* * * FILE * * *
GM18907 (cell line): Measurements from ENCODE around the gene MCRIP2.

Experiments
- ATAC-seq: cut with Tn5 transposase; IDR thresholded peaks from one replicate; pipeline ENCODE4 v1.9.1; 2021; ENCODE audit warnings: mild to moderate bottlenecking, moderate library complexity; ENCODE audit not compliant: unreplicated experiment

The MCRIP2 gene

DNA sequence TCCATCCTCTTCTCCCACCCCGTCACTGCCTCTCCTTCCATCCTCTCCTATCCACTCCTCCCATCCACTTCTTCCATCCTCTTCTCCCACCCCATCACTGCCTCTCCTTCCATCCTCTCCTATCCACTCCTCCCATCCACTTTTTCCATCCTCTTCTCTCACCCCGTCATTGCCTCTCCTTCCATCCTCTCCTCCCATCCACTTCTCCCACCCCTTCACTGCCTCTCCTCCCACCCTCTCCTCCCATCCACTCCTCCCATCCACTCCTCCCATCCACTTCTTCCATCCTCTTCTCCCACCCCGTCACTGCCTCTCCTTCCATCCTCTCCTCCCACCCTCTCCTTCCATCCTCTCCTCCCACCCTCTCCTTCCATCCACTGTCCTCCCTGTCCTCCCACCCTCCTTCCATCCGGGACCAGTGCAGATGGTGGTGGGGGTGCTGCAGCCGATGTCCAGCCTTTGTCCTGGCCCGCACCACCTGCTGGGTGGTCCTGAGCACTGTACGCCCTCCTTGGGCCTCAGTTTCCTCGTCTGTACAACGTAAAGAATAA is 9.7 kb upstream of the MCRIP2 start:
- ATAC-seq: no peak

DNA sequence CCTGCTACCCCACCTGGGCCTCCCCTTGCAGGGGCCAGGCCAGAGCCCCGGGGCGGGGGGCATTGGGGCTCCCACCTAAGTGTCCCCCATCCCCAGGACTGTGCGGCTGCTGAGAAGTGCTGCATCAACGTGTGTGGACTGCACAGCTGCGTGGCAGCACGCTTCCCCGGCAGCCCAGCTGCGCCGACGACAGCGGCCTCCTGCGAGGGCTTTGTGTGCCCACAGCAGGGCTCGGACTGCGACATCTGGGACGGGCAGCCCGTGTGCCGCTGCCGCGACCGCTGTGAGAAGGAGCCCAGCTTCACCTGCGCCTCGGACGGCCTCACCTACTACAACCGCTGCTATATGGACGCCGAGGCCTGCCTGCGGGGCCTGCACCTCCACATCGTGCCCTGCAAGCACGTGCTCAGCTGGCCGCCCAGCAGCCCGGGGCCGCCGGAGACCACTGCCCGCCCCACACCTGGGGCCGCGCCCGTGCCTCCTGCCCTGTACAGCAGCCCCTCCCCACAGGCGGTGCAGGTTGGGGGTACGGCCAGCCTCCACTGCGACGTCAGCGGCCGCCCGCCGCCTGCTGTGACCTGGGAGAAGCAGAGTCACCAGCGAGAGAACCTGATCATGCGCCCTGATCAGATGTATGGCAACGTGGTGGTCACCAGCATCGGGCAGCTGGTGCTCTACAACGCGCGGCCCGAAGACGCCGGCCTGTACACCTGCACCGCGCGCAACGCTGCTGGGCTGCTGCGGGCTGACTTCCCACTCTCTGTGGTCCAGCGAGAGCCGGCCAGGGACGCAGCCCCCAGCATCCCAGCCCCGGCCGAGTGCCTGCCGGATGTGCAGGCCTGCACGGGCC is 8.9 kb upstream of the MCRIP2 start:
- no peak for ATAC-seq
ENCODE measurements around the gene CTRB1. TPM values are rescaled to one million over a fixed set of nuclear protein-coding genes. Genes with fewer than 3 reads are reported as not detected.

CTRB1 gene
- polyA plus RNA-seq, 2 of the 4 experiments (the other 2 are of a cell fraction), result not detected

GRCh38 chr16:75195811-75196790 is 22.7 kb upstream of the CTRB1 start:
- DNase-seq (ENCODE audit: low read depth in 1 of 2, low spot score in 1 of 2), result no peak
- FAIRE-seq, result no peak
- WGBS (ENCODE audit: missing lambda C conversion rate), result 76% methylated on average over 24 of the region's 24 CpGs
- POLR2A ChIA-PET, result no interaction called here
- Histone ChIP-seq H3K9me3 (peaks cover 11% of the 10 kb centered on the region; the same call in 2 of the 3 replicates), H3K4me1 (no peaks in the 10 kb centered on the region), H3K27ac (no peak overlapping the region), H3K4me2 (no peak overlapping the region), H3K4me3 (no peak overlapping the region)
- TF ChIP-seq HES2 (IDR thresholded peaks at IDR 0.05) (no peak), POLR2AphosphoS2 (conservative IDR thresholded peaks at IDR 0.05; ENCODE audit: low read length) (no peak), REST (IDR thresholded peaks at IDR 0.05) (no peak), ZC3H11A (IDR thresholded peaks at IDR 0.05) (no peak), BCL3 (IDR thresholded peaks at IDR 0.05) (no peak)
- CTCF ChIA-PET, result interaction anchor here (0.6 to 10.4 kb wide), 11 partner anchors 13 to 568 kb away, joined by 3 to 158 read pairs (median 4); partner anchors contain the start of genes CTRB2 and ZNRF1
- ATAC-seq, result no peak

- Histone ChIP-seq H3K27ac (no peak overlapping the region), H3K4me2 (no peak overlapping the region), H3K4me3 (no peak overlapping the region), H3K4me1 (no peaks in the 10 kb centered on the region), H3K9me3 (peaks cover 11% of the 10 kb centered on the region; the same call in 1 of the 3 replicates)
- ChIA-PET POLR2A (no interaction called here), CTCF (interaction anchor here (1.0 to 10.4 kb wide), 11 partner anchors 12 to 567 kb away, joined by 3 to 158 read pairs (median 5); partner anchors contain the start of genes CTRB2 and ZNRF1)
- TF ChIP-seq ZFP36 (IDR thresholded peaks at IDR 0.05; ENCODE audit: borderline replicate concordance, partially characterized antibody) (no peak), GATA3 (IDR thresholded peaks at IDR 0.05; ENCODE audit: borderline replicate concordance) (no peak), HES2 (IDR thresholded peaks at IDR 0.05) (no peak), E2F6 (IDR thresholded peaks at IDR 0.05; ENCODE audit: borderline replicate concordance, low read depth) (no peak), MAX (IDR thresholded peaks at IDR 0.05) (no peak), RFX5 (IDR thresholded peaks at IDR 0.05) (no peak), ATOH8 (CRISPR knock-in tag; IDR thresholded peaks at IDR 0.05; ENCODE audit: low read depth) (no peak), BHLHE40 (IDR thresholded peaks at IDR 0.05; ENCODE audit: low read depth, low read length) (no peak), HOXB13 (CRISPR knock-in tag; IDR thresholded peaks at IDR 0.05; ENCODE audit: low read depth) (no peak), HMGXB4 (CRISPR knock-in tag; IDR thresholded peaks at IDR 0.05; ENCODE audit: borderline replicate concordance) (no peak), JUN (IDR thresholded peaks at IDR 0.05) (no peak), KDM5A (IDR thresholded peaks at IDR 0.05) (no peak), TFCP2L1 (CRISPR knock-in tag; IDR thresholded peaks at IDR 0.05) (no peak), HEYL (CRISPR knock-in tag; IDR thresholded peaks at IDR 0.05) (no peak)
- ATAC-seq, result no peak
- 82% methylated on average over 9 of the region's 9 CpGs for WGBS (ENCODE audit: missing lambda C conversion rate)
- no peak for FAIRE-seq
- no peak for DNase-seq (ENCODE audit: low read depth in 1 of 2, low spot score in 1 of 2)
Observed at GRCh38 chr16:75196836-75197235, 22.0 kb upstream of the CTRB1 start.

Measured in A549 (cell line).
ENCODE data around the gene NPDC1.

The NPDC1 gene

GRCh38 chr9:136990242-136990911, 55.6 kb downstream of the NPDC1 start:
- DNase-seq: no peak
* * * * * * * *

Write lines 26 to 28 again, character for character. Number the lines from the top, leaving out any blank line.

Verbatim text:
- no peak for FAIRE-seq
- no peak for DNase-seq (ENCODE audit: low read depth in 1 of 2, low spot score in 1 of 2)
Observed at GRCh38 chr16:75196836-75197235, 22.0 kb upstream of the CTRB1 start.